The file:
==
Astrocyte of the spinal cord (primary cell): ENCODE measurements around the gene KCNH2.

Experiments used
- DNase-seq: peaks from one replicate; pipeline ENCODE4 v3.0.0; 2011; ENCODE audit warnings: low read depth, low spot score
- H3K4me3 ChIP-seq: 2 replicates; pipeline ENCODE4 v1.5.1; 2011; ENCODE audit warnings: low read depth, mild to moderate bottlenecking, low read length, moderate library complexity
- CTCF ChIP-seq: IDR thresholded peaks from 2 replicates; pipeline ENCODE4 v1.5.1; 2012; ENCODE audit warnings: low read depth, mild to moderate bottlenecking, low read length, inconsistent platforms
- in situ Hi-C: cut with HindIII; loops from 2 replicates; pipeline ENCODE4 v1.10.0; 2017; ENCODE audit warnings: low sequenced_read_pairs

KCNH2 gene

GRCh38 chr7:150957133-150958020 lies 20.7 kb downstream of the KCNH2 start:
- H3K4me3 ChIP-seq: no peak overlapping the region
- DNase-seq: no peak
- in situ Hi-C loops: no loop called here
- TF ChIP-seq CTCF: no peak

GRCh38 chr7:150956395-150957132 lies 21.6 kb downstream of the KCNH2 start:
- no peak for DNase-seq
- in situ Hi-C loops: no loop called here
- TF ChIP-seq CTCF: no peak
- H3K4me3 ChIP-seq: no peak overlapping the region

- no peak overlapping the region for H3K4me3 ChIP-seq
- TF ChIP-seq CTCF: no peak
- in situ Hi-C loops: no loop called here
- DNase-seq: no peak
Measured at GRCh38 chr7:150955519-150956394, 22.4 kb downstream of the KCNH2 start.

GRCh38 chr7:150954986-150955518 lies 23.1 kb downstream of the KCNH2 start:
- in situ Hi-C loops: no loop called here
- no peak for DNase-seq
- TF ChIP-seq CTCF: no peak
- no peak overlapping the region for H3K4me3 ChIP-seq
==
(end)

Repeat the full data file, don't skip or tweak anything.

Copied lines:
Astrocyte of the spinal cord (primary cell): ENCODE measurements around the gene KCNH2.

Experiments used
- DNase-seq: peaks from one replicate; pipeline ENCODE4 v3.0.0; 2011; ENCODE audit warnings: low read depth, low spot score
- H3K4me3 ChIP-seq: 2 replicates; pipeline ENCODE4 v1.5.1; 2011; ENCODE audit warnings: low read depth, mild to moderate bottlenecking, low read length, moderate library complexity
- CTCF ChIP-seq: IDR thresholded peaks from 2 replicates; pipeline ENCODE4 v1.5.1; 2012; ENCODE audit warnings: low read depth, mild to moderate bottlenecking, low read length, inconsistent platforms
- in situ Hi-C: cut with HindIII; loops from 2 replicates; pipeline ENCODE4 v1.10.0; 2017; ENCODE audit warnings: low sequenced_read_pairs

KCNH2 gene

GRCh38 chr7:150957133-150958020 lies 20.7 kb downstream of the KCNH2 start:
- H3K4me3 ChIP-seq: no peak overlapping the region
- DNase-seq: no peak
- in situ Hi-C loops: no loop called here
- TF ChIP-seq CTCF: no peak

GRCh38 chr7:150956395-150957132 lies 21.6 kb downstream of the KCNH2 start:
- no peak for DNase-seq
- in situ Hi-C loops: no loop called here
- TF ChIP-seq CTCF: no peak
- H3K4me3 ChIP-seq: no peak overlapping the region

- no peak overlapping the region for H3K4me3 ChIP-seq
- TF ChIP-seq CTCF: no peak
- in situ Hi-C loops: no loop called here
- DNase-seq: no peak
Measured at GRCh38 chr7:150955519-150956394, 22.4 kb downstream of the KCNH2 start.

GRCh38 chr7:150954986-150955518 lies 23.1 kb downstream of the KCNH2 start:
- in situ Hi-C loops: no loop called here
- no peak for DNase-seq
- TF ChIP-seq CTCF: no peak
- no peak overlapping the region for H3K4me3 ChIP-seq